Indie Spotlight is our monthly column on self-publishing. This month Siobhan Daiko interviews Nicki Chen about her debut novel, Tiger Tail Soup: a novel of China at war. When the first bombs fall, An Lee is pregnant and her husband is missing. He won't be home for another seven years. It's up to An Lee to protect her family. Surrounded by the Japanese military, An Lee struggles to survive, enduring hunger, loneliness, and fear. Then, on December 7, 1941, the enemy invades and occupies their little island on the coast of China, and An Lee's strength is put to the test…
Nicki Chen was born in Washington State, USA, in 1943. While studying at Seattle University, she met her future husband, a Chinese engineer. They lived for a time in her hometown, but then his job took them to the Philippines. They didn't return to live in the United States for another twenty-two years. While an expat, Nicki earned an MFA in Creative writing from Vermont College of Fine Arts, a feat that required nearly round-the-world travel twice every year. Beyond writing, Nicki is an accomplished Chinese brush painter and a batik artist.
So: over to Siobhan and Nicki…
Why did you set Tiger Tail Soup in Xiamen, China? And why during World War II?
My late husband was a natural storyteller. From the time we started dating, he entertained me with tales of his childhood in China, Taiwan, and Japan. My favourite stories were the ones about his earliest years in Xiamen during World War II.
In 1983, after several years of marriage, my husband and I had an opportunity to visit Xiamen and Gulangyu with our three teenage daughters. On that trip I saw for myself the house where he was born and the island that one day would be the setting for my novel.
By the time I started writing, my husband’s childhood had become as real to me as my own, and twice as interesting.
What are the themes and the premise of the story?
Theme: A strong woman can suffer the horrors of war, the loss of loved ones, and the extended absence of a spouse without losing hope.
Premise: Left alone when her husband joins the military, a young Chinese woman struggles to keep her family alive when the Japanese invade and occupy her city.
Why the title Tiger Tail Soup?
During World War Two there were still thousands of tigers in Fujian Province. In fact, the Amoy tiger from Fujian is thought to be the ancestor of all the world’s tigers. In one of my husband’s tales about his childhood, two tigers swam across to Xiamen from the mainland. The first was killed by a farmer; the second by a Japanese soldier. The Japanese ate the tigers and sold the leftovers to the Chinese. Under occupation, people were malnourished and starving. My husband’s family bought a length of tail and made it into a soup. To me, that soup was a symbol of the will to survive.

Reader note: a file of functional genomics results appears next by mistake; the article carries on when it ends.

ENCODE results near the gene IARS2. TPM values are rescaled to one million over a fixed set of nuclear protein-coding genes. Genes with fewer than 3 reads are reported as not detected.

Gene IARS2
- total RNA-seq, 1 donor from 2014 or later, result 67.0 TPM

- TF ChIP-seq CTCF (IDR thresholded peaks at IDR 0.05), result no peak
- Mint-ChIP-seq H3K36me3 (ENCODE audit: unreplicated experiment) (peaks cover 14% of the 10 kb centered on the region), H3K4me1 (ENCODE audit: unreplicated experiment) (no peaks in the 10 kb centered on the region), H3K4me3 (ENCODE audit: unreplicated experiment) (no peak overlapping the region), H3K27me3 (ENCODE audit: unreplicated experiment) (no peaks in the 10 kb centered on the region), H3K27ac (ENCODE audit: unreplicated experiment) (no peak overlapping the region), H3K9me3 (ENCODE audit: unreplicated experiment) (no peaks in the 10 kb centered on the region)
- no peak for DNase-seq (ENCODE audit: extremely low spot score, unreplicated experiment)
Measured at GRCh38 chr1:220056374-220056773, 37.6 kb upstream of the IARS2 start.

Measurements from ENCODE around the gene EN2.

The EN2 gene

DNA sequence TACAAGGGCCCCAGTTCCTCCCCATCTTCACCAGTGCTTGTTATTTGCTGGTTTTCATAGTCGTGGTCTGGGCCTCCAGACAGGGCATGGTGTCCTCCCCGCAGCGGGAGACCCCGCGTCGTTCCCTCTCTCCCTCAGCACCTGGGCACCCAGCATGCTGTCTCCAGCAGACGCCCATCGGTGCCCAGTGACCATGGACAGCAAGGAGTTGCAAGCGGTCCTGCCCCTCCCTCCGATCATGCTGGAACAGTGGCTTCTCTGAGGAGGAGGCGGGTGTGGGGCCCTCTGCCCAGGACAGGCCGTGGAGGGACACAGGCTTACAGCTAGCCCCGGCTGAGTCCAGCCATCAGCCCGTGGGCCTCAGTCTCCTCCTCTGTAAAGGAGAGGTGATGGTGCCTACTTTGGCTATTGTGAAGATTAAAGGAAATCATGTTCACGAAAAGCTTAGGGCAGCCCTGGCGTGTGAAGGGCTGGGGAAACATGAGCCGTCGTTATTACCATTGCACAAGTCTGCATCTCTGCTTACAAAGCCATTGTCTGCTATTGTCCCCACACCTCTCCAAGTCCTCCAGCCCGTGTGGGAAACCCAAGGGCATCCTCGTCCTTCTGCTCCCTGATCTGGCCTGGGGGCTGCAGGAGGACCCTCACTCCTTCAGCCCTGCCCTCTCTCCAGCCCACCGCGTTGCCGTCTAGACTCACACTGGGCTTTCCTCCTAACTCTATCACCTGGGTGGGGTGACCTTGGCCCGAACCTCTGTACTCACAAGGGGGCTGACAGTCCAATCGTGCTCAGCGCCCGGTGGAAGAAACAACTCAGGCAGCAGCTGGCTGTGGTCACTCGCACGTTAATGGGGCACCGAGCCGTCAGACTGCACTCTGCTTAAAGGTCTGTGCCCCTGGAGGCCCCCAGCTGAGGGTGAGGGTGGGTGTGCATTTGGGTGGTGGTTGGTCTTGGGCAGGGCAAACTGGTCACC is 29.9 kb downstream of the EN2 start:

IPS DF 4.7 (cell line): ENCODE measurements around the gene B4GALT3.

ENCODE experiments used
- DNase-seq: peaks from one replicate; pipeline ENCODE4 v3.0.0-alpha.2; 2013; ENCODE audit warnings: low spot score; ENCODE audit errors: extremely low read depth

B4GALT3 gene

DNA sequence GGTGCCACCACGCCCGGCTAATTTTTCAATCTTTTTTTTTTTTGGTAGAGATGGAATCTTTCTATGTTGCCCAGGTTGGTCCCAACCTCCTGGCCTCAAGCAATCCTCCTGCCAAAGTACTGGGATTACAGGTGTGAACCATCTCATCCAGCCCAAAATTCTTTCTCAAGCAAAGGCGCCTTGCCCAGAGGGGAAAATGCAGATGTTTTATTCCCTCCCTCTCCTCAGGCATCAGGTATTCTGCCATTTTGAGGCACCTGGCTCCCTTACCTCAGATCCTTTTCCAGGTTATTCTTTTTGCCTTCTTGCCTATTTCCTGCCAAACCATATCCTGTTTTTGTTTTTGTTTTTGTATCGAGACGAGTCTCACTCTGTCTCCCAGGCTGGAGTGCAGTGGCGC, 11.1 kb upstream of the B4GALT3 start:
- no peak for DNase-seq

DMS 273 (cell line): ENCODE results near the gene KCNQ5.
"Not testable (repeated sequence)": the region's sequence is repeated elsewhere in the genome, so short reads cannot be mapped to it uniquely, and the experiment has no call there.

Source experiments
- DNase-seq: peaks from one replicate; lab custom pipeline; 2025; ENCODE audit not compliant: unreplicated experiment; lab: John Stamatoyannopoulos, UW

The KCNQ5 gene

Are you a full time writer?
Writing is my main occupation. I write on most weekdays. Even though I spend less than forty hours a week writing, I do consider myself a full time writer.
What led you to choose self-publishing, as opposed to taking the traditional publishing route?
I tried the traditional route, but after having a bad experience with an agent and then putting my novel aside for a while, my daughter encouraged me to self-publish.
Any advice you can give to authors thinking about taking the indie route to publication?
Hiring a good editor and researching the various options available for self-publishing are the obvious and necessary first steps. Opportunities are changing every day, so ask advice of people whose experience is current. Being new to the game, I chose Dog Ear Publishing, a company that provided lots of support. It was expensive, but for me it was worth it.
Before publication, you should research and prepare for your marketing campaign. Build up your brand through social media. Get out there on Facebook and Twitter. Consider starting a blog. Find pre-publication reviewers. Prepare for a blog tour and a book launch party.
How do you reach out and connect with your readership?
A year before publication, I started a blog, Nicki Chen Writes. I post something new every Sunday, sometimes more often. My blog is geared toward my readers, that is, anyone who might be interested in the subject of my novel. I also reach out to readers on Facebook, Google+, Pinterest, Goodreads, and my Amazon author page. One of my favourite ways to connect is by attending book club meetings.
How would you describe your target readership?
I’ve had some excellent reviews of Tiger Tail Soup from men, but the majority of my readers are women of all ages. World War II affected the whole world. It’s a huge subject, but China’s part in that war has been underrepresented in Western literature. People who want to expand their understanding of World War II as well as those interested in learning about another culture are part of my target readership. My novel is also of interest to anyone who likes family stories, love stories, and stories of strong women challenged by world events.
How you approach marketing?
I try to do some marketing every week, and whenever an opportunity presents itself, I grab it. The friends and readers I’ve made online help spread the word, but meeting people face to face is even better. I always carry my business cards and give them away whenever possible.
Can you tell us a little about your work-in-progress?
The novel I’m working on now is set in Manila and the South Pacific island nation of Vanuatu. It features an American expat woman who quit her job and followed her husband abroad with the expectation that they would start a family. It’s been two years now, and she’s still not pregnant. Something has to change.
What are your plans for developing your career as an indie author?My focus right now is on writing my as-yet-unnamed novel. When it’s finished, I’ll decide the best method for sending it out into the world.